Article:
Are rowing machines or ellipticals best?
Exercising at home saves you the trouble of dealing with traffic or a packed gym, but if you’re buying just one home workout machine, it can be tough to know which one to choose between a rowing machine and an elliptical.
Rowing machines offer a slightly better overall workout with more of a focus on the core, while elliptical trainers are easier to use without any kind of instruction. Both, however, are excellent workouts so ultimately a decision will come down to personal preference.
Rowing machines are pieces of exercise equipment that require users to pull back on a bar while pushing out with the legs in a motion similar to rowing a boat. Although they aren’t tricky to use once you’ve got the hang of it, you generally need one session with instruction to get the stroke motion down to ensure that you’re exercising effectively.
Using a rowing machine is an excellent form of cardiovascular exercise, which also works some key muscle groups to build strength. You can adjust the resistance on a rowing machine to tailor your workout. Average rowing machines cost around $200-$500, while high-end options can cost anywhere between $1,000-$2,000.
Rowing machine pros
- You work a greater number of muscles on a rowing machine compared to on an elliptical, including your core muscles, which elliptical trainers don’t do as much for.
- Using a rowing machine is a low-impact form of exercise, so it’s easy on your knees and other joints.
- The design and mechanics of a rowing machine are simpler than that of an elliptical, so rowing machines are cheaper than ellipticals of comparable quality.
- With a similar degree of exertion, you’ll burn more calories per hour on a rowing machine compared to an elliptical machine — however, this shouldn’t be a major consideration when comparing different forms of exercise.
Rowing machine cons
- Rowing machines require full extension of the arms and legs, so they have a fairly large footprint and take up a sizable chunk of space compared to ellipticals, which are taller but have relatively compact footprints.
- You don’t work the chest and triceps when you use a rowing machine and — because it isn’t a weight bearing exercise — rowing machine use won’t slow mineral loss in the bones the way that ellipticals do.
Best rowing machines
One of the best rowing machines on the market, this is a commercial-grade fitness machine for home use. It’s extremely quiet with 26 resistance levels and a large built-in screen on which you can join live workouts or follow recorded ones.
This high-quality rowing machine is easy to use and features air resistance that automatically adjusts to give you more resistance the faster you row. It lets you track your fitness progress with reliable real-time data.
This affordable rowing machine might not have fancy high-end features, like air resistance or a large screen, but it does the job well at a low price. It offers 8 levels of mechanical resistance and non-slip pedals and handlebars that feel comfortable to use.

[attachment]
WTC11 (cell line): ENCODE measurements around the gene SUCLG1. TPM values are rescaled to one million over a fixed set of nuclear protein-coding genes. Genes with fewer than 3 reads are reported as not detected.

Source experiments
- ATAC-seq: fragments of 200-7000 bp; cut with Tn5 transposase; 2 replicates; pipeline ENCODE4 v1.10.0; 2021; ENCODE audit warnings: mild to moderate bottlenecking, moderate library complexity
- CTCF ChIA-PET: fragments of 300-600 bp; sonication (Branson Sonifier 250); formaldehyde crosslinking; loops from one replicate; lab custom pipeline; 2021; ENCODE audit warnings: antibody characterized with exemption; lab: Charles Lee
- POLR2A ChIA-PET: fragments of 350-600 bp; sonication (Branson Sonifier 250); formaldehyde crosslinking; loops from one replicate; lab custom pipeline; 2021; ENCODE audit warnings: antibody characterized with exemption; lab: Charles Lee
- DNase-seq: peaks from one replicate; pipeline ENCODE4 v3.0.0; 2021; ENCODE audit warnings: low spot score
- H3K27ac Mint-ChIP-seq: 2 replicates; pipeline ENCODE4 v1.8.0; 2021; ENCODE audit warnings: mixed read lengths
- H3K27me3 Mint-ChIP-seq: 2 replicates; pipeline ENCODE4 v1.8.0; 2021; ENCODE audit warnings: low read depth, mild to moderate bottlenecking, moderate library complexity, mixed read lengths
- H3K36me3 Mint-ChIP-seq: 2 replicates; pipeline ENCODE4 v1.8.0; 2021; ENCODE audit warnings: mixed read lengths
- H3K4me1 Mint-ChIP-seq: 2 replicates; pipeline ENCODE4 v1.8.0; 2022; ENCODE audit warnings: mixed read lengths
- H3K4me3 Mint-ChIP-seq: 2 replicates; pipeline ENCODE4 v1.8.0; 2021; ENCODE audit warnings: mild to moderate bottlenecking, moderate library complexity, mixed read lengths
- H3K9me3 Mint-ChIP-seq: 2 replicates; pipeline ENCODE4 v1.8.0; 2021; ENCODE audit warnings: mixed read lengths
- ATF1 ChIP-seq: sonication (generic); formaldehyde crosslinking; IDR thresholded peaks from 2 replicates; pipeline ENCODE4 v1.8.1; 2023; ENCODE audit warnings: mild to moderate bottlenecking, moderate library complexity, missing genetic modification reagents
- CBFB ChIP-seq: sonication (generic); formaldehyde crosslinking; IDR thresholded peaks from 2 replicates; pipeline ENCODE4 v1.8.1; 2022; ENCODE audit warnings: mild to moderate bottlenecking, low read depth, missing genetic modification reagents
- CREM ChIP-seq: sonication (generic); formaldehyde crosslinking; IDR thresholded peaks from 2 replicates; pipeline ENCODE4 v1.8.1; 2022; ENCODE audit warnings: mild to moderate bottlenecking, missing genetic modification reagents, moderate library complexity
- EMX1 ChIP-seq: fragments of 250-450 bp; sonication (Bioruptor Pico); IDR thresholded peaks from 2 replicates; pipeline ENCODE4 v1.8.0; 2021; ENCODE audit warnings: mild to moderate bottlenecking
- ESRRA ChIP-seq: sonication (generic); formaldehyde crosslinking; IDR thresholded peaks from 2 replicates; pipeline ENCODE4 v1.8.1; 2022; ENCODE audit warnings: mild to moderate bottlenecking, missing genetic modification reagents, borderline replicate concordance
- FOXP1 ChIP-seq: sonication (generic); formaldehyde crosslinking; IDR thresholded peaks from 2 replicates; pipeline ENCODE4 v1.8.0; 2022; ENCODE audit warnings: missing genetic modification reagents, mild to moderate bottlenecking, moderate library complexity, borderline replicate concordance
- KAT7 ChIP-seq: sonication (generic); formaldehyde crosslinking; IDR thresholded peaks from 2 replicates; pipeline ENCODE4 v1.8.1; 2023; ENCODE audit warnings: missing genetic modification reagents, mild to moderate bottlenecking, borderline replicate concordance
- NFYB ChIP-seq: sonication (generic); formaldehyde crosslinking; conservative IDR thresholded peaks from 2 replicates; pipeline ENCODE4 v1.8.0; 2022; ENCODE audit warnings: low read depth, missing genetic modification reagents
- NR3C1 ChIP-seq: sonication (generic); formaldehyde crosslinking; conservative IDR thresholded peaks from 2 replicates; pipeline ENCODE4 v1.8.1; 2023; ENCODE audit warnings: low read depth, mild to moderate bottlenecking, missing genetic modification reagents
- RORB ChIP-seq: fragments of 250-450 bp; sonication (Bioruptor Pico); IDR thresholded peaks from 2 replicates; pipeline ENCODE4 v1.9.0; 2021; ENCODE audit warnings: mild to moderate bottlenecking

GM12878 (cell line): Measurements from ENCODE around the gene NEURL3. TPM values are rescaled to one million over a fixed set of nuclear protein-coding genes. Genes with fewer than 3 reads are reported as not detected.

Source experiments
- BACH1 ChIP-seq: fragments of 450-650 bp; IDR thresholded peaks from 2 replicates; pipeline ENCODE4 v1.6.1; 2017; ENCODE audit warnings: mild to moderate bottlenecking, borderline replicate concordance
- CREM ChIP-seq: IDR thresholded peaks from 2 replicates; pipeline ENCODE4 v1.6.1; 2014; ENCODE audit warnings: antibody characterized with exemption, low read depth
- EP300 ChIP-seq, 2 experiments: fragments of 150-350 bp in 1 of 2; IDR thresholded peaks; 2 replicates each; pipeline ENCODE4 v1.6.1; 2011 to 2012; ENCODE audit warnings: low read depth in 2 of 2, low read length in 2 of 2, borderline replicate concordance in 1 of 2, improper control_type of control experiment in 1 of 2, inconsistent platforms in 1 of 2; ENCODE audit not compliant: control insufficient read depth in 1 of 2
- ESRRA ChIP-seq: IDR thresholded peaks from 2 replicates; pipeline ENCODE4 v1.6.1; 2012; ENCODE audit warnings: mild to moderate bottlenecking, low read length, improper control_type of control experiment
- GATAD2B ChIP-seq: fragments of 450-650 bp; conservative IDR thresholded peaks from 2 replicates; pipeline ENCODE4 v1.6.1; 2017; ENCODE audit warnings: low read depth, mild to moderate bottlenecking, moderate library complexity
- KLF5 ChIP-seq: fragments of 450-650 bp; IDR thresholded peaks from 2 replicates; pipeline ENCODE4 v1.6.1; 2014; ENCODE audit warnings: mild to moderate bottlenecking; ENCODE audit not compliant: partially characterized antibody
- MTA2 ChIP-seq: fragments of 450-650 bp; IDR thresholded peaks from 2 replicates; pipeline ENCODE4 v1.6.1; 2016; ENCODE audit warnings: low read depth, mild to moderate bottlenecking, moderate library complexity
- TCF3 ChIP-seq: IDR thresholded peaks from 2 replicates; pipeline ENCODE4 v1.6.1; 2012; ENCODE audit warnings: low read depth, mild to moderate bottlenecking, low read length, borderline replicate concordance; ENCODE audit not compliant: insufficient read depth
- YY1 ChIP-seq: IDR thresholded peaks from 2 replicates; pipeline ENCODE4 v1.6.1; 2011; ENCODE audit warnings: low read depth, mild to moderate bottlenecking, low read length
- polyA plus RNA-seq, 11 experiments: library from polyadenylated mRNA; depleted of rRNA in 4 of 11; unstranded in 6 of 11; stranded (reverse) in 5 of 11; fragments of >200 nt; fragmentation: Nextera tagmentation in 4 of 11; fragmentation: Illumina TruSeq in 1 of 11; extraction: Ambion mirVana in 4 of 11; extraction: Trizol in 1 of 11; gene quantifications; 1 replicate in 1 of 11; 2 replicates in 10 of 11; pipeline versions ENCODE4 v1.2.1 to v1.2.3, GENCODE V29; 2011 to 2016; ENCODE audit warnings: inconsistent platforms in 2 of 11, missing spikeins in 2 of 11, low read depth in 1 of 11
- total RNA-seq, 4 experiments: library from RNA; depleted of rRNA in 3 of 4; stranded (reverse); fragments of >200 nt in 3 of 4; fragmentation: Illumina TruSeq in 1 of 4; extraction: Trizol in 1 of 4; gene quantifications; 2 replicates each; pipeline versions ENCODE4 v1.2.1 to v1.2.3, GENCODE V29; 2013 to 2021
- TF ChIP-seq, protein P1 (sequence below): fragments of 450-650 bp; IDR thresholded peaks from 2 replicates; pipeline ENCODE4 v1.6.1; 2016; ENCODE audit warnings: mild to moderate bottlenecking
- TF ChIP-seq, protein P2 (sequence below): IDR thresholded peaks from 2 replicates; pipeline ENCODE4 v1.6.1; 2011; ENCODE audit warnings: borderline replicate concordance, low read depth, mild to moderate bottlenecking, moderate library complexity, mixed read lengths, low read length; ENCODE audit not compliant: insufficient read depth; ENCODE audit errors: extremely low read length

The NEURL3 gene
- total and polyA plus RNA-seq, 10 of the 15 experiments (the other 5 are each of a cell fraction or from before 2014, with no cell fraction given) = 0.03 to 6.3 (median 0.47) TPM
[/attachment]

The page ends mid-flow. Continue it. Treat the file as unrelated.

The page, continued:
Ellipticals — or cross trainers — are somewhere between treadmills and step machines. You stand on large pedals and hold onto the handles, moving your arms and legs in an elliptical motion — hence the name. You can choose your pace to adjust the difficulty of your workout, so it can provide gentle, moderate or intense exercise.
These machines are popular due to their ease of use, even for complete newcomers to exercise equipment. They’re fairly mechanically complex, so average models cost around $400-$800, while high-end models cost $2,000-$3,000
- Elliptical machines are low-impact, so you can move at a pace similar to a run but without putting pressure on your knees and other joints.
- Unlike rowing machines, elliptical machines offer light weight-bearing activity, so they’re great for slowing down mineral loss in the bones which can lead to osteoporosis or cause people with osteoporosis to deteriorate more quickly.
- Ellipticals work out your upper and lower body relatively equally, while rowing machines work some parts of the body significantly more than others.
- With an elliptical trainer, you can choose to reverse the direction in which you move, which works a different set of muscles.
- A certain degree of impact can help joints grow stronger, so you may need to mix in some higher-impact activities, unless an injury or medical condition prevents it.
- Although you can find some cheap ellipticals, decent models usually cost significantly more than rowing machines of similar quality.
This high-end elliptical is of studio quality but for use in your own home so it isn’t cheap but it will cost less than a gym membership and classes over time. The large LCD screen lets you join virtual classes in real time to boost your workout routine.
An excellent home elliptical with an interactive display that allows you to choose from 29 existing programs that you can tailor to meet your needs. It’s easy to link with popular apps to track your progress.
With a reasonable price tag, this is a great all-around choice for anyone who doesn’t want to break the bank. It includes 22 preset programs for workouts or you can go at your own pace.
Should you get a rowing machine or an elliptical?
The choice between a rowing machine and an elliptical is a tough one — both offer a combination of cardio and strength workouts and provide similar results. Rowing machines offer slightly more of a workout for your muscles while ellipticals are easy to use and great for those with little experience of gym equipment. For many buyers, either would suit them just as well, so choose whichever you find more enjoyable to use.
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Lauren Corona writes for BestReviews. BestReviews has helped millions of consumers simplify their purchasing decisions, saving them time and money.
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